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Application of the Intervention Mapping protocol to develop Keys, a family child care home intervention to prevent early childhood obesity

  • Courtney M. Mann1,
  • Dianne S. Ward2, 3,
  • Amber Vaughn2,
  • Sara E. Benjamin Neelon4Email author,
  • Lenita J. Long Vidal1,
  • Sakinah Omar1,
  • Rebecca J. Namenek Brouwer5 and
  • Truls Østbye1
BMC Public Health201515:1227

https://doi.org/10.1186/s12889-015-2573-9

Received: 2 July 2015

Accepted: 4 December 2015

Published: 10 December 2015

Abstract

Background

Many families rely on child care outside the home, making these settings important influences on child development. Nearly 1.5 million children in the U.S. spend time in family child care homes (FCCHs), where providers care for children in their own residences. There is some evidence that children in FCCHs are heavier than those cared for in centers. However, few interventions have targeted FCCHs for obesity prevention. This paper will describe the application of the Intervention Mapping (IM) framework to the development of a childhood obesity prevention intervention for FCCHs

Methods

Following the IM protocol, six steps were completed in the planning and development of an intervention targeting FCCHs: needs assessment, formulation of change objectives matrices, selection of theory-based methods and strategies, creation of intervention components and materials, adoption and implementation planning, and evaluation planning

Results

Application of the IM process resulted in the creation of the Keys to Healthy Family Child Care Homes program (Keys), which includes three modules: Healthy You, Healthy Home, and Healthy Business. Delivery of each module includes a workshop, educational binder and tool-kit resources, and four coaching contacts. Social Cognitive Theory and Self-Determination Theory helped guide development of change objective matrices, selection of behavior change strategies, and identification of outcome measures. The Keys program is currently being evaluated through a cluster-randomized controlled trial

Conclusions

The IM process, while time-consuming, enabled rigorous and systematic development of intervention components that are directly tied to behavior change theory and may increase the potential for behavior change within the FCCHs.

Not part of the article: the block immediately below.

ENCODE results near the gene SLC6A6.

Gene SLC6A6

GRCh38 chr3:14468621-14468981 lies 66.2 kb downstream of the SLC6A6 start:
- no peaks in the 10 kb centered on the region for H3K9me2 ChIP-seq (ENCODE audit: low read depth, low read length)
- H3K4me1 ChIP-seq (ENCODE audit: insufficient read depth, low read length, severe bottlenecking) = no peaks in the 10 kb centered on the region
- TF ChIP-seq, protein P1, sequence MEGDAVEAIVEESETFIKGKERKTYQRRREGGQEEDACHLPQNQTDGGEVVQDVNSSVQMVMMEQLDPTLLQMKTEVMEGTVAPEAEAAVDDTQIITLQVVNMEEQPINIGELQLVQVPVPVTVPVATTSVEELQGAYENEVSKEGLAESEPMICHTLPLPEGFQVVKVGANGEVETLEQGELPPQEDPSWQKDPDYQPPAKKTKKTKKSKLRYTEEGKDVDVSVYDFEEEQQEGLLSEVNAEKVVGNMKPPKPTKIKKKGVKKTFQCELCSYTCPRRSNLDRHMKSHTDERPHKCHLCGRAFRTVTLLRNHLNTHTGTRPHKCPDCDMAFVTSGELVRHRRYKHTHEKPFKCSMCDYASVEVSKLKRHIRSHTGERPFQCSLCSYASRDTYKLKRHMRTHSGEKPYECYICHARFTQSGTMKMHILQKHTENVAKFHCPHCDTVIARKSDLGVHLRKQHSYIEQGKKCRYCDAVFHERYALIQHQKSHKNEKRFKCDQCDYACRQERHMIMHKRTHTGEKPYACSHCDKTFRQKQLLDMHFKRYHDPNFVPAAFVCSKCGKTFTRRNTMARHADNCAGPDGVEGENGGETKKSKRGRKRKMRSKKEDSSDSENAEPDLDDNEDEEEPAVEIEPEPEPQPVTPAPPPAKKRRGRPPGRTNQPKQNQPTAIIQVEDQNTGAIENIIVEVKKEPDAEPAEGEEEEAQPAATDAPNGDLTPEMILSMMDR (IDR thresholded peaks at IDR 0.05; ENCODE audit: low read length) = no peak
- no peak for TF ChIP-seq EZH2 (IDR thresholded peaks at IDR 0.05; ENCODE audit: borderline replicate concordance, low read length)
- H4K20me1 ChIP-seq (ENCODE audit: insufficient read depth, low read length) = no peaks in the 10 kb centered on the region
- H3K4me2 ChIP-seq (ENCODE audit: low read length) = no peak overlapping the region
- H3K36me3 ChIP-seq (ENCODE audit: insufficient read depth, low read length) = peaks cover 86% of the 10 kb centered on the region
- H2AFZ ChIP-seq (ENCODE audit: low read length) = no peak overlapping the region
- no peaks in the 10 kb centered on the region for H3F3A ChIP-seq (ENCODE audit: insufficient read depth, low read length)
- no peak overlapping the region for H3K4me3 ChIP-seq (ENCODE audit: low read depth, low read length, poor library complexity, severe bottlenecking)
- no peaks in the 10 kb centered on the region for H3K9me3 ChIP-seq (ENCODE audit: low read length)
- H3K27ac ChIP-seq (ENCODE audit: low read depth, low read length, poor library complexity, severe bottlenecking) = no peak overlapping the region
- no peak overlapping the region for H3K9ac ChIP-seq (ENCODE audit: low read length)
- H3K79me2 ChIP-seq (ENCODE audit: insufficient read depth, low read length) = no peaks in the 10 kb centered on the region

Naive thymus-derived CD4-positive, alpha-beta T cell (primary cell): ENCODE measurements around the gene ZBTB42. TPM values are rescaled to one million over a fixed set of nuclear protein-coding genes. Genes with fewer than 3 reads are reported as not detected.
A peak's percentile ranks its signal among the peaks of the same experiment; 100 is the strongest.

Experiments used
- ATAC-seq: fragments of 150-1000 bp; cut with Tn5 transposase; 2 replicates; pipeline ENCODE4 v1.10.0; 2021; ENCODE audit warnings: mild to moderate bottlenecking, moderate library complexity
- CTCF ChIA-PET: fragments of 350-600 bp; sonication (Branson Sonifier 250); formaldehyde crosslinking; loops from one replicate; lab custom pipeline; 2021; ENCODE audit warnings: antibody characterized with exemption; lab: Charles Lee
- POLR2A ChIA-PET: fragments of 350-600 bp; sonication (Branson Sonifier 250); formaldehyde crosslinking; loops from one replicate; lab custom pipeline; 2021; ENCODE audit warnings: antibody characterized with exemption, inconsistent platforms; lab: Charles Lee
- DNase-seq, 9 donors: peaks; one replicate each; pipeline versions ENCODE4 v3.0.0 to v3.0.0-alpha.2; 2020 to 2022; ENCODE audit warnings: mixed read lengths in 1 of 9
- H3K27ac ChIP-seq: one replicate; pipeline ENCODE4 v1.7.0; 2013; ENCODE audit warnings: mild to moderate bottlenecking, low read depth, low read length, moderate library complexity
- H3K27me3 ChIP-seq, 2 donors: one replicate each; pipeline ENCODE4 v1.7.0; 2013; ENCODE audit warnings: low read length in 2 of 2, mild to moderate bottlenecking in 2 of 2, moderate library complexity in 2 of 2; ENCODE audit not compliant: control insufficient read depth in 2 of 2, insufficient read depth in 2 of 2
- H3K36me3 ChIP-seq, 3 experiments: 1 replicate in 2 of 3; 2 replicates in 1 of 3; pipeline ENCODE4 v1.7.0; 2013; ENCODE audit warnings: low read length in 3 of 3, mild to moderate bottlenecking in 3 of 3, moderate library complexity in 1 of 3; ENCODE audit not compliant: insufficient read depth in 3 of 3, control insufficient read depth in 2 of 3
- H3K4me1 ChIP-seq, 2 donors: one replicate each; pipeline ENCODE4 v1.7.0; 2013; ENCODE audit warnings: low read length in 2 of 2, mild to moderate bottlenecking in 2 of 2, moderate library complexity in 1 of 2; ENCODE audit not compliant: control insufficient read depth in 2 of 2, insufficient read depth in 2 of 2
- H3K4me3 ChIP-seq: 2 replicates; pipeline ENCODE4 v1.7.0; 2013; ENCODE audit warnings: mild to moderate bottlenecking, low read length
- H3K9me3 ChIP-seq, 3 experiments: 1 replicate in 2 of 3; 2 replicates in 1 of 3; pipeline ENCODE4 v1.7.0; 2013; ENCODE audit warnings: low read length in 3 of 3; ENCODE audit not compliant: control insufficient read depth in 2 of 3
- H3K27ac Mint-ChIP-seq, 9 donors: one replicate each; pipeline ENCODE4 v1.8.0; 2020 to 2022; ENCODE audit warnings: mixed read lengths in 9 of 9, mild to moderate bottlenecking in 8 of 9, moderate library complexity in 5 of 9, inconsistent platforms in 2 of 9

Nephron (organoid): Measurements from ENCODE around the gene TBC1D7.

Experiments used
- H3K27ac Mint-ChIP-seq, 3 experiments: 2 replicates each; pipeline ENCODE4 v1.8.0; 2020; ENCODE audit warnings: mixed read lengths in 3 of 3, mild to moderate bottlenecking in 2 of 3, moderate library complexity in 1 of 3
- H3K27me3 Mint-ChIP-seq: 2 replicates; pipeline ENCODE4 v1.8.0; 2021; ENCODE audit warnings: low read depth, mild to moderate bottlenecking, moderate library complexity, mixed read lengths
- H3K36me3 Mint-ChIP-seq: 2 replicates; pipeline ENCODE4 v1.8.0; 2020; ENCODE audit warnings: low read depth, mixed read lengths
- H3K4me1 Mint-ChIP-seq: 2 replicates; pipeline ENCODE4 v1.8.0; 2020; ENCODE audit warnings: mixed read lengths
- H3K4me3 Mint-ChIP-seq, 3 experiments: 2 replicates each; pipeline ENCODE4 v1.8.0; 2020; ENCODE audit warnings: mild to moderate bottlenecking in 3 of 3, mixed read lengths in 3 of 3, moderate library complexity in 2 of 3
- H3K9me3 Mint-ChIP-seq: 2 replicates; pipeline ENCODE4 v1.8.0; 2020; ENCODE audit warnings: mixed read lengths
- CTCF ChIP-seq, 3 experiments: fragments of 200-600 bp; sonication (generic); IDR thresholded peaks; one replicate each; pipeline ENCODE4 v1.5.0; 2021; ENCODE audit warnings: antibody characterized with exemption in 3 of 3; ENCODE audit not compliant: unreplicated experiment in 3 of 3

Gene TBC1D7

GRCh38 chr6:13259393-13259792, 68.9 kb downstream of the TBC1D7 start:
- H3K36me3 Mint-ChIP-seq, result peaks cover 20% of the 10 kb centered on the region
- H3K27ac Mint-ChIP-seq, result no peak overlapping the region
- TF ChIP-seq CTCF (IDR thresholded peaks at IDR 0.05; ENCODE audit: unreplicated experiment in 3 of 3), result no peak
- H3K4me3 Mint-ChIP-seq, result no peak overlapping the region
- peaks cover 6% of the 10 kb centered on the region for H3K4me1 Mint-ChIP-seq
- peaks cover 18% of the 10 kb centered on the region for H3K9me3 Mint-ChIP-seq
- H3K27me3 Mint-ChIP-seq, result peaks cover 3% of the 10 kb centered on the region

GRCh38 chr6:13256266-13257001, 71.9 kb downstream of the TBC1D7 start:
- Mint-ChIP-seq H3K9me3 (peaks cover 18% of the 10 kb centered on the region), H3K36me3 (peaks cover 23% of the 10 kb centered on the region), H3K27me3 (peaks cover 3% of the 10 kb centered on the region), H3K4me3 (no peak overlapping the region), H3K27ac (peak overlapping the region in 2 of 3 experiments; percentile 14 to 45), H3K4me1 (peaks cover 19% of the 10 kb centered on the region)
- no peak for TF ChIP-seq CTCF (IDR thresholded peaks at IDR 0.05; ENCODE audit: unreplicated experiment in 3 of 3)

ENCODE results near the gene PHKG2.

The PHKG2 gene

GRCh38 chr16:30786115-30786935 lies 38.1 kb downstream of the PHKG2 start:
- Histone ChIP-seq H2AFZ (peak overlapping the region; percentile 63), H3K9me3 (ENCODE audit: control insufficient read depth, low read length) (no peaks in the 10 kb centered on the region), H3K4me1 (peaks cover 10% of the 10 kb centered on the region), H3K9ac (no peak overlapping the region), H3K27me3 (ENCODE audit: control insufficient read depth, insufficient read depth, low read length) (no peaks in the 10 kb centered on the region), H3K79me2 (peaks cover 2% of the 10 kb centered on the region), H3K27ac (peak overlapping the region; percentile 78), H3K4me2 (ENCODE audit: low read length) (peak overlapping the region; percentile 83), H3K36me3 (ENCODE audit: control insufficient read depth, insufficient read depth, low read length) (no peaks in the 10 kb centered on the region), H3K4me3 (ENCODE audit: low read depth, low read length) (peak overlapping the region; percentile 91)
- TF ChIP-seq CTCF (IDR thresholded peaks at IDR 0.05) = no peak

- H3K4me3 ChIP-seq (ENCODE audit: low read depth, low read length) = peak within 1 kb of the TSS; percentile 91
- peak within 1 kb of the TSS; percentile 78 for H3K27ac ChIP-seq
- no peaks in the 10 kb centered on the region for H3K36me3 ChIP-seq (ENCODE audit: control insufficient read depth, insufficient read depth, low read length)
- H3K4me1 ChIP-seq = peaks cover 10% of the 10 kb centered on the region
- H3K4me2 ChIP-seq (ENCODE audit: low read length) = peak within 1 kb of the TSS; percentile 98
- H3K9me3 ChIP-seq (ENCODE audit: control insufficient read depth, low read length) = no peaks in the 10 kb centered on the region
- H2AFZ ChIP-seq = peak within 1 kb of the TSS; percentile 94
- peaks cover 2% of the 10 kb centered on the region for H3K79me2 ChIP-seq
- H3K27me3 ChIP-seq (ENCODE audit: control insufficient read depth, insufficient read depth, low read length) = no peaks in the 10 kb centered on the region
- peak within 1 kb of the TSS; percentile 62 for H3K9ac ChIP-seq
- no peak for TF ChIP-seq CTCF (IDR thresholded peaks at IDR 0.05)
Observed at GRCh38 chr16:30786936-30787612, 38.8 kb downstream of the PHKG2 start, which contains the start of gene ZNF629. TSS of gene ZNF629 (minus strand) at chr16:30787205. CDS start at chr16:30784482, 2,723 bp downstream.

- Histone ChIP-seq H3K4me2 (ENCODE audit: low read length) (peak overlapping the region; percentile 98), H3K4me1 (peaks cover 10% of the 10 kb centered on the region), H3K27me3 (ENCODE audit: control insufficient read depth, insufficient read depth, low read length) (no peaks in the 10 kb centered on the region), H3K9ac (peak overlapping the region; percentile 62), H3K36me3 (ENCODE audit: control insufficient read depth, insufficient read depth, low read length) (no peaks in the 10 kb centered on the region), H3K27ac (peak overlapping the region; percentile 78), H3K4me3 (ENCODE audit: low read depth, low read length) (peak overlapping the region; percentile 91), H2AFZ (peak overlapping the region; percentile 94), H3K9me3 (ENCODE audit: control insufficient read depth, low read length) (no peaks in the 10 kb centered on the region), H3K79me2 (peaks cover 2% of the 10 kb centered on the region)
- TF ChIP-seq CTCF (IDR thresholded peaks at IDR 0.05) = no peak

Keywords

Childhood obesity Family child care Intervention mapping Diet Physical activity

Background

In the United States (US), one in four preschool-age children is overweight or obese [1, 2] and children often carry this excess weight into adolescence and adulthood [3, 4]. Being overweight in childhood is associated with both immediate and long-term adverse health outcomes [516]. Because almost half of those who become obese in childhood are already overweight by the age of five [1], obesity prevention requires early intervention to promote healthy diet and physical activity habits before excess fat has been deposited.

Child care is an important setting for targeting early obesity prevention efforts [17, 18] given that approximately 60 % of US children under the age of six are in some type of non-parental care, spending on average 25 h or more there each week [1921]. Child care providers can play a central role in shaping healthy diet and physical activity behaviors in children. Children may consume 50 to 70 % of their daily food intake while in child care [22]; however, meals and snacks currently served in child care do not meet USDA guidelines for key foods like vegetables, whole grains, and milk [23]. Personal characteristics of the director, such as BMI, are associated with quality of foods served (e.g., canned fruit, whole grains, and low-fat milk) [24]. Furthermore, nearly half the variation in children’s physical activity between 9 am and 5 pm can be explained by the child care facility they attend [25, 26]. This variability in physical activity has been attributed to the variety of portable play equipment, outside time, staff behavior, and training [27]. This evidence highlights the importance of the child care setting and provider in shaping children’s weight-related behaviors and, hence, the importance of targeting them in interventions. Providers have the ability to create supportive environments that serve healthy meals and snacks, provide opportunities and encouragement for active play, and serve as adult role models of healthy behaviors.